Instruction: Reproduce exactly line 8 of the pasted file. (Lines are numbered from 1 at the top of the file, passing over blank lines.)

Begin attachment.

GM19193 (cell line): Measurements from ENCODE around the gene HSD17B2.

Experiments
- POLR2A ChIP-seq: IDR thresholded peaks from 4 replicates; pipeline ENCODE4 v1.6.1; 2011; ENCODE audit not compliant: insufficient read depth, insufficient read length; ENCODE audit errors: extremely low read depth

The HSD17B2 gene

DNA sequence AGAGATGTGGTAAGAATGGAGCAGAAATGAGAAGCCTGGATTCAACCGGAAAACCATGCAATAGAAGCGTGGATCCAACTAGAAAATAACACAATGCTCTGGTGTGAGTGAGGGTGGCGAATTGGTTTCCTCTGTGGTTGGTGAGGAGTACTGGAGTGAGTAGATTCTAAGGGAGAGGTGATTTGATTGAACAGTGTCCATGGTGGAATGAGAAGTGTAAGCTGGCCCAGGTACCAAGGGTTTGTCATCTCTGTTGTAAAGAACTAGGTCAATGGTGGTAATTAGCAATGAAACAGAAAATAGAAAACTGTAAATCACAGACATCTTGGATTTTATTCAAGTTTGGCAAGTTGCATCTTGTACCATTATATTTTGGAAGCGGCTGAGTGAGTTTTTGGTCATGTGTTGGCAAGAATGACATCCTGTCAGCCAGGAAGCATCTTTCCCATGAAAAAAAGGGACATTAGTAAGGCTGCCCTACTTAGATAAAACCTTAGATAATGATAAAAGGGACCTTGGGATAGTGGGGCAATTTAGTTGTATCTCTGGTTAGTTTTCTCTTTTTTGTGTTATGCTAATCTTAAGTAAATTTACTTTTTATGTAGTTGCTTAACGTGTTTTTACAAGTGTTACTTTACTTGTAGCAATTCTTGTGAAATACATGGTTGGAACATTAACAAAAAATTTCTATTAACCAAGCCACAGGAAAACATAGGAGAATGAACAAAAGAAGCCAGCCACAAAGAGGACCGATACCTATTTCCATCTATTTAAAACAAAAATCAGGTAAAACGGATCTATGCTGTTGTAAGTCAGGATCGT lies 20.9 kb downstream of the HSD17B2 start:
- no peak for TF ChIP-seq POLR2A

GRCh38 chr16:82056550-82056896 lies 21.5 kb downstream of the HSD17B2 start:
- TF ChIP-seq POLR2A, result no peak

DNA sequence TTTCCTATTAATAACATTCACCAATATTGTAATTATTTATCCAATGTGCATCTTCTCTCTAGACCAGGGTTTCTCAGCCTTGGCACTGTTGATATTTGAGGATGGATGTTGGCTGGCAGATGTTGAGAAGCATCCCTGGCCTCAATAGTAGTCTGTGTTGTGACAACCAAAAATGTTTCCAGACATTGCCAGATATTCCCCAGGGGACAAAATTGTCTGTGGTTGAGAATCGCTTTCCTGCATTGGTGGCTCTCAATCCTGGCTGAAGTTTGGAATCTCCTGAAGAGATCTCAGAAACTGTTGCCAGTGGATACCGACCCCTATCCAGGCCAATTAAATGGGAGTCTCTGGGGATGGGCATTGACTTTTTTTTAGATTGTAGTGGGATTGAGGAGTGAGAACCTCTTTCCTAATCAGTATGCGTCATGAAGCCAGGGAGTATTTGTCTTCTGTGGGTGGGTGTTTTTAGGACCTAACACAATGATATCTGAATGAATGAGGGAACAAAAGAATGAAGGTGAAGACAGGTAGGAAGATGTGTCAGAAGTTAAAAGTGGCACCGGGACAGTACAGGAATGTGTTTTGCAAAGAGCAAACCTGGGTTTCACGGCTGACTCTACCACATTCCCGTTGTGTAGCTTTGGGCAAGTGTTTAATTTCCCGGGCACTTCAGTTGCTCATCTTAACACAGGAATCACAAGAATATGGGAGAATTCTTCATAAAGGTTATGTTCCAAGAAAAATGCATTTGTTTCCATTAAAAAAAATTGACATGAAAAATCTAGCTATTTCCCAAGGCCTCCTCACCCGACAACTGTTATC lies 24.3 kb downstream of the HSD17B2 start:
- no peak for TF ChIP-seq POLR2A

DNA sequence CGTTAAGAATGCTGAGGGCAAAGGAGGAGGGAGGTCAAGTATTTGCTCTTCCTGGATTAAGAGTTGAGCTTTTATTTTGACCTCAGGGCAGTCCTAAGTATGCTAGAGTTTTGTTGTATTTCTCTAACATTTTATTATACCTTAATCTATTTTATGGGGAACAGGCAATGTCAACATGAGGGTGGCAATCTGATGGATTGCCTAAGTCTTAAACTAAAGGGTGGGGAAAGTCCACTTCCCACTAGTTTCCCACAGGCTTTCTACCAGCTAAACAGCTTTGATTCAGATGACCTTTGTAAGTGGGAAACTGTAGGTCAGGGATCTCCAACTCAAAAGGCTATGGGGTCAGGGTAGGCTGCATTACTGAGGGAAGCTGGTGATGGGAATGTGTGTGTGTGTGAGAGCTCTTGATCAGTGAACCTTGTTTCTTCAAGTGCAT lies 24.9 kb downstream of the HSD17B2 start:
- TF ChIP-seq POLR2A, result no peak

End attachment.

- TF ChIP-seq POLR2A, result no peak